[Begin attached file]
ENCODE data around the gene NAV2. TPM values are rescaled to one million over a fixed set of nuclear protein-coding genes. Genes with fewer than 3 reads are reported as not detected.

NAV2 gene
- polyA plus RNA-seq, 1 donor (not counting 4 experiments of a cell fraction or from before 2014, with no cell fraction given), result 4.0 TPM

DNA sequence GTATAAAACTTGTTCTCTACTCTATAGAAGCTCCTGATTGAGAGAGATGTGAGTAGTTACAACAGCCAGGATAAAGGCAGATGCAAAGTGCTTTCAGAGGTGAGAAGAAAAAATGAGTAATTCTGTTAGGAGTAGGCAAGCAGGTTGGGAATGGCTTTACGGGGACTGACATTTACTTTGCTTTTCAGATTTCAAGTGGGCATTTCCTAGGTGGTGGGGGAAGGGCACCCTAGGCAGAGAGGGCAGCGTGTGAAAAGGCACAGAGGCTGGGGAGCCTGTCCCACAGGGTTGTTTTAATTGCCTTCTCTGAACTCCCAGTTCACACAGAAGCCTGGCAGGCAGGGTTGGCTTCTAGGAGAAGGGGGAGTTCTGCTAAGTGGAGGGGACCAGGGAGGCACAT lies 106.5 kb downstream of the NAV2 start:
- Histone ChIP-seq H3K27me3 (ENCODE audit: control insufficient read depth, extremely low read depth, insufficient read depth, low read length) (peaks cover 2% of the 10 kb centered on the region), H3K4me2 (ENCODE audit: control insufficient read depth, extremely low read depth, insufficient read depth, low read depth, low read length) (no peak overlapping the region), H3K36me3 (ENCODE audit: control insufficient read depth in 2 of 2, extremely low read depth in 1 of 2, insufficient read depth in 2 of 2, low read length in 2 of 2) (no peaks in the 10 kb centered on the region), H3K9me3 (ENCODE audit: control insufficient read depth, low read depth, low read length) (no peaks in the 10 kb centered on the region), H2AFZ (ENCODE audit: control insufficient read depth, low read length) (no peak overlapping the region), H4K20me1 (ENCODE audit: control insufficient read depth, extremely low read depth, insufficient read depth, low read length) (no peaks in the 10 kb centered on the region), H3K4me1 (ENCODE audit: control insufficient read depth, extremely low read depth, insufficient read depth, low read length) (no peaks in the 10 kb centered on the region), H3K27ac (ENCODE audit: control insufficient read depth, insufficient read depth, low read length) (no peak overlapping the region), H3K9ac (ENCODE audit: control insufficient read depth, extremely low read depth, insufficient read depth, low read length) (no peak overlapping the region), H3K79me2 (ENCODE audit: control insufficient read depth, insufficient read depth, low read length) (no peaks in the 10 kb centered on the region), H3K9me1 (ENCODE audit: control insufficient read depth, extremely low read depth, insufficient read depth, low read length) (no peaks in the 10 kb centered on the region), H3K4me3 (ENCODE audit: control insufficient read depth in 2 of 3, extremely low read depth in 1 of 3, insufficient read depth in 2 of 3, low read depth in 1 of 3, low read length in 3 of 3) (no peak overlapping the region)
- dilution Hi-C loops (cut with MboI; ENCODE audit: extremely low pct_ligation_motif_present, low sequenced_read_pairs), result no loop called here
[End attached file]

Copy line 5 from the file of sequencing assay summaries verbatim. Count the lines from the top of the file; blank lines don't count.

- Histone ChIP-seq H3K27me3 (ENCODE audit: control insufficient read depth, extremely low read depth, insufficient read depth, low read length) (peaks cover 2% of the 10 kb centered on the region), H3K4me2 (ENCODE audit: control insufficient read depth, extremely low read depth, insufficient read depth, low read depth, low read length) (no peak overlapping the region), H3K36me3 (ENCODE audit: control insufficient read depth in 2 of 2, extremely low read depth in 1 of 2, insufficient read depth in 2 of 2, low read length in 2 of 2) (no peaks in the 10 kb centered on the region), H3K9me3 (ENCODE audit: control insufficient read depth, low read depth, low read length) (no peaks in the 10 kb centered on the region), H2AFZ (ENCODE audit: control insufficient read depth, low read length) (no peak overlapping the region), H4K20me1 (ENCODE audit: control insufficient read depth, extremely low read depth, insufficient read depth, low read length) (no peaks in the 10 kb centered on the region), H3K4me1 (ENCODE audit: control insufficient read depth, extremely low read depth, insufficient read depth, low read length) (no peaks in the 10 kb centered on the region), H3K27ac (ENCODE audit: control insufficient read depth, insufficient read depth, low read length) (no peak overlapping the region), H3K9ac (ENCODE audit: control insufficient read depth, extremely low read depth, insufficient read depth, low read length) (no peak overlapping the region), H3K79me2 (ENCODE audit: control insufficient read depth, insufficient read depth, low read length) (no peaks in the 10 kb centered on the region), H3K9me1 (ENCODE audit: control insufficient read depth, extremely low read depth, insufficient read depth, low read length) (no peaks in the 10 kb centered on the region), H3K4me3 (ENCODE audit: control insufficient read depth in 2 of 3, extremely low read depth in 1 of 3, insufficient read depth in 2 of 3, low read depth in 1 of 3, low read length in 3 of 3) (no peak overlapping the region)